Daal Baati Churma is a three in one delight as it has baked baati with spicy panchmel daal and crumbly churma presents the simplicity and deliciousness. It is a complete whole meal as it consists of wheat, pulses, and lastly served a sweet with it. Traditionally, the dish is served by mashing the baatis—flaky round bread—and then pouring ghee on top of it. The meal is accompanied by dal and spicy garlic chutney.
Baati is a ball of wheat dough and baked tandoor. while serving it is dipped in ghee. It can be plain or have various fillings including sattu (a ground mixture of pulses and cereals), onion, peas, and spices. It is popular in many parts of India and accomplished with panchmel daal or bharta (mashed curry). It has a long shelf life and high nutritional content.
Panchmel Daal is made by mixing 5 lentils which generally are hari moong dal, dhuli moong dal, chana dal, kali urad dal, and masoor dal give a very different flavor to the dal. Along with the five types of lentils, the tadka of ghee, onions, garlic, ginger, dry red chilies, green chilies which taste more inviting. Sometimes the combination of dal may vary. It has a good source of protein as it consists of different dals which have different health benefits.
Churma is made from unsalted baati. It is coarsely crushed baati and mixed with ghee and sugar or jaggery. It is accomplished with lassi. It has baati fine powder and has lots of ghee which is dunked into. Then mixed with jaggery. It is a sweet dish which is served with daal baati.
History Of Daal Baati Churma
Dal Baati Churma has been an important part of Rajasthani cuisine since time immemorial but the exact root of its origin is not known. It’s believed that the dish originated during the reign of Bappa Rawal, the founder of the Mewar Kingdom in Rajasthan. At that time, Baati was considered as a wartime meal.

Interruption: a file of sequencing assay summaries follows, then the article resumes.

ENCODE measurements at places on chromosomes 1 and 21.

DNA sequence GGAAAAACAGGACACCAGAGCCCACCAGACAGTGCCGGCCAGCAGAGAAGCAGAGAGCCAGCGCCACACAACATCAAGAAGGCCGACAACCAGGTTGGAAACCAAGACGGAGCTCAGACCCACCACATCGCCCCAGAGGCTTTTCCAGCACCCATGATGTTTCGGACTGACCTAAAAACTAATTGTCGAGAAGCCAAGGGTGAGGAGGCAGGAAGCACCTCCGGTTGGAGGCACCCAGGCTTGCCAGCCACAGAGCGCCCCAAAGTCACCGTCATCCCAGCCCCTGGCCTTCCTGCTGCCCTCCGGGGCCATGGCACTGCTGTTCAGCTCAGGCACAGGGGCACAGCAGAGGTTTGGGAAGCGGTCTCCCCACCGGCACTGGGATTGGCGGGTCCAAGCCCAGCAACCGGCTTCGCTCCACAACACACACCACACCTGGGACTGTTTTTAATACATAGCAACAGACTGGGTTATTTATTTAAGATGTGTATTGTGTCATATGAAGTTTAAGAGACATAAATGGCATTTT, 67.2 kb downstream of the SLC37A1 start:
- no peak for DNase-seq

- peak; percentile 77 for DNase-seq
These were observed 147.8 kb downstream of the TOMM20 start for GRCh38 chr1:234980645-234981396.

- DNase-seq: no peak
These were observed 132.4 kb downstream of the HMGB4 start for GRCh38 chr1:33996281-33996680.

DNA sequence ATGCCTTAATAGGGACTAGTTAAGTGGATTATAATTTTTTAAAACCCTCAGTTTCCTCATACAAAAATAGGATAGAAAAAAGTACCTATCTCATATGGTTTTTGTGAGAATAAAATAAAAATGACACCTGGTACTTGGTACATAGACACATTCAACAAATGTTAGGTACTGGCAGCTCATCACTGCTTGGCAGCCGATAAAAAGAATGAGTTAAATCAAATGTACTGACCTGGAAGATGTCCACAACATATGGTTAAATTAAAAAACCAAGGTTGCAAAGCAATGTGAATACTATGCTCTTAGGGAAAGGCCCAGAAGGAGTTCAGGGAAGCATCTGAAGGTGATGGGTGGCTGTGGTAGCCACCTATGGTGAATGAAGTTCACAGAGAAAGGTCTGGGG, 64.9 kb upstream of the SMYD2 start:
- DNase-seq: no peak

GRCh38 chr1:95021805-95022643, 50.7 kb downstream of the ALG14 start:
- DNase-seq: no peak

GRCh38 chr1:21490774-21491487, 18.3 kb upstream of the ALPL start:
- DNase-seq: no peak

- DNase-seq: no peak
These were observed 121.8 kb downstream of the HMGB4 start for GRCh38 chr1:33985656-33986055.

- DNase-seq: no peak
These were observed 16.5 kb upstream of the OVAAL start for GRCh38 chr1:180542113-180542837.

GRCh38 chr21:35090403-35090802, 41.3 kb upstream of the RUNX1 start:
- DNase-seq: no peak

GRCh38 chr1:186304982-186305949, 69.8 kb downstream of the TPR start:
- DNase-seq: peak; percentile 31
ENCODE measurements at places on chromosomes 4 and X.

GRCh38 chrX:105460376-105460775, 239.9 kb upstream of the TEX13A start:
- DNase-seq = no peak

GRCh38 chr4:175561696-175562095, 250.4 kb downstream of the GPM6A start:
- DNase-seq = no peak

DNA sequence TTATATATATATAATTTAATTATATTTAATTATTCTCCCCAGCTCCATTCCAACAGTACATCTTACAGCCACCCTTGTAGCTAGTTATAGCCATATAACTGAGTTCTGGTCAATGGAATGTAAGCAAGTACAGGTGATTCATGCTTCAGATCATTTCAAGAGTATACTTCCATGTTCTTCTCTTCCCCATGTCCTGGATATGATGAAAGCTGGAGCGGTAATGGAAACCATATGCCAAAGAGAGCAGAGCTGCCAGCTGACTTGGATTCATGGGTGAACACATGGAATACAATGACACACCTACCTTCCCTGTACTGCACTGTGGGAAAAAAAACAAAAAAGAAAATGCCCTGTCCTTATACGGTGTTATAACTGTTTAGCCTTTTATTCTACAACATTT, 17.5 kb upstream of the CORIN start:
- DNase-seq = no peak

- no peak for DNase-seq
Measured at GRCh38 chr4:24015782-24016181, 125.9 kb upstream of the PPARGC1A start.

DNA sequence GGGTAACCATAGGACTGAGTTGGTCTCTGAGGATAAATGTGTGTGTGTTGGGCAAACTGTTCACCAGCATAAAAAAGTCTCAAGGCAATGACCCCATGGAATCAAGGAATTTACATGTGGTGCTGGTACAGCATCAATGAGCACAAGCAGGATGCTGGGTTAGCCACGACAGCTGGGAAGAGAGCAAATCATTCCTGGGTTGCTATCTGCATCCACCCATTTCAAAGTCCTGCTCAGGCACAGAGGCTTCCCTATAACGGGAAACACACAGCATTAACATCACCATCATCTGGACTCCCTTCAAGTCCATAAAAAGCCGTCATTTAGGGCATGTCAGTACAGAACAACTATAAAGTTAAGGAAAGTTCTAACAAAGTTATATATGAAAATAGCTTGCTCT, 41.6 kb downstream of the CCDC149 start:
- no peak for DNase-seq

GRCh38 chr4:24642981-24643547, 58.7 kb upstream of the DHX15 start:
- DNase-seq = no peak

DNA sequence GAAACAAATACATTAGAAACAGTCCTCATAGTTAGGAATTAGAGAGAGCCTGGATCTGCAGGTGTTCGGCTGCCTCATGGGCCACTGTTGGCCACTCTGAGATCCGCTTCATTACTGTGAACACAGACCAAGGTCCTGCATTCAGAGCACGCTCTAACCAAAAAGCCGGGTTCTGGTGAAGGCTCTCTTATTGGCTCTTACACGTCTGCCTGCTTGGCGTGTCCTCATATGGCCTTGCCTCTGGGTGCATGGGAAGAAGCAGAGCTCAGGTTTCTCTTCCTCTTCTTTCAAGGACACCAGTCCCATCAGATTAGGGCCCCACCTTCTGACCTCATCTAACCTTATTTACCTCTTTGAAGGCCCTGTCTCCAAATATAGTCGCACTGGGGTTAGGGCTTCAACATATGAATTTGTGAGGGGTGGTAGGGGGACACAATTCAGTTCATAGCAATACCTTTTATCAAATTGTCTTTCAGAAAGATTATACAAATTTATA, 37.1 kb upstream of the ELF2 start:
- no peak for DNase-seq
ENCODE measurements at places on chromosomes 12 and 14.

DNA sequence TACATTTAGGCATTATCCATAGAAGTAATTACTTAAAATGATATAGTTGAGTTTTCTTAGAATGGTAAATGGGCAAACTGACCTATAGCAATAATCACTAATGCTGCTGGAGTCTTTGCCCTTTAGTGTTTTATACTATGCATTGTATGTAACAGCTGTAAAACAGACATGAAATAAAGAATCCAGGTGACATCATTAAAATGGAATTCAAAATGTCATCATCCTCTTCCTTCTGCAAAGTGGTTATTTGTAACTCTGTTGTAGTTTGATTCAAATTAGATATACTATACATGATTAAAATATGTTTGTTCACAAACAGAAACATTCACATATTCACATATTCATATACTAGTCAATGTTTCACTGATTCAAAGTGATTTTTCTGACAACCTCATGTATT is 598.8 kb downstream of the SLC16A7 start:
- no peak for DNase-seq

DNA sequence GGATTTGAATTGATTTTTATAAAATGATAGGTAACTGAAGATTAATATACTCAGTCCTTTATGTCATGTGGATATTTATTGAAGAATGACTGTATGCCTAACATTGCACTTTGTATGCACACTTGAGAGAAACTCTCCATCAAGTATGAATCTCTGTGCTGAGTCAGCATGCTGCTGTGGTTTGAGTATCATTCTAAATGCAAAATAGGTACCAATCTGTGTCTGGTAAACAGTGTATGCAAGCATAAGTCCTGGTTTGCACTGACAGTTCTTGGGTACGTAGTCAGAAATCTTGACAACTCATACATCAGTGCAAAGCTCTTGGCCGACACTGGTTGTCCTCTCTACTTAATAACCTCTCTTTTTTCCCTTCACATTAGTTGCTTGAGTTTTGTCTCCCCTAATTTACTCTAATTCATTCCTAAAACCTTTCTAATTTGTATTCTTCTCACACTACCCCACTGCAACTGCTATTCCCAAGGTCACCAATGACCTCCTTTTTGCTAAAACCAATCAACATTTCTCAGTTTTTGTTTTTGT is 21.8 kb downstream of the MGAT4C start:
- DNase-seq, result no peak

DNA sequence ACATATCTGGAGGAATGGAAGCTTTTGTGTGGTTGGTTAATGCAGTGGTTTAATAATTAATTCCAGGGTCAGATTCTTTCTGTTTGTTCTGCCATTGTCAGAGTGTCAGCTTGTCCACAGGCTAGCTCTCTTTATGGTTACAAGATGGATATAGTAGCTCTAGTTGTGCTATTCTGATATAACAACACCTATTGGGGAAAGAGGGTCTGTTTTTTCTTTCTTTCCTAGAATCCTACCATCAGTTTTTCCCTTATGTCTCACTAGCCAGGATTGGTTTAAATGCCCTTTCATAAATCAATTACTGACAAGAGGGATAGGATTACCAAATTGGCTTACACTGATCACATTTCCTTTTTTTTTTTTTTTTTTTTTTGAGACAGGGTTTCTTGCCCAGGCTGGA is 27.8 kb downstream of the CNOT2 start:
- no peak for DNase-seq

Origin of Baati
It’s said that during the time of battles, the Rajput leaders used to leave the chunked dough buried in the sand before leaving for the war. By the time they returned, the scorching heat of the sun used to turn them into baked chunks. Then they used to dig out those perfectly baked baatis, slathered them with ghee, and consumed them along with some curd or buttermilk obtained from goat or camel milk.
The combination of panchmel dal with baati is a later invention when traders from the Gupta Empire settled in Mewar, that the combination of dal and baati became popular – panchmel dal was a much-loved favorite in the royal court of the Guptas. The panchmel dal is a simple and nutritious mix of five lentils tempered with cumin, cloves, dried red chili, and other spices.
Churma, is a sweet dish that has been invented accidentally by the cook of Mewar’s Guhilot he poured sugarcane juice into some baatis. Realizing that it had made the baati softer, the women of the clan started dunking the battis in sweet water (made from sugarcane or jaggery) in an attempt to keep the baatis soft and fresh for their husbands. This eventually evolved into churma, a sweetened and cardamom-flavored mix of crushed baati.
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It was the time when baati is gaining popularity from Rajasthan another similar culinary gem was evolving in another part of the country. It is a specialty of Bihari cuisine. It is more similar to baati and has almost the same ingredients. It is served with chokha is a healthy combination because it does not use too much cooking oil. Both are either roasted or baked.
History Of Litti
Litti was first cooked in the Magadh kingdom before becoming popular in Bihar. Litti was an apparent staple food in the court of Magadh and places around it. Litti rose to prominence during the times of Tatya Tope and Rani Lakshmi Bai and became an important meal during war times, majorly because it needed very less water and could be baked without using any utensils, thereby making it an easy dish to prepare. Another reason for its popularity back then was that it could stay fresh for as long as two to three days.
Chokha is made with grilled eggplant with some spices and onions. It is a brilliant source of dietary fiber, vitamins, manganese, folate, and phytonutrients.
Both litti chokha and dal baati churma are deceptively delicious. Keeping in mind their surprisingly similar appearance and taste. Nowadays they are served together it has chokha and daal which is served with batti or litti.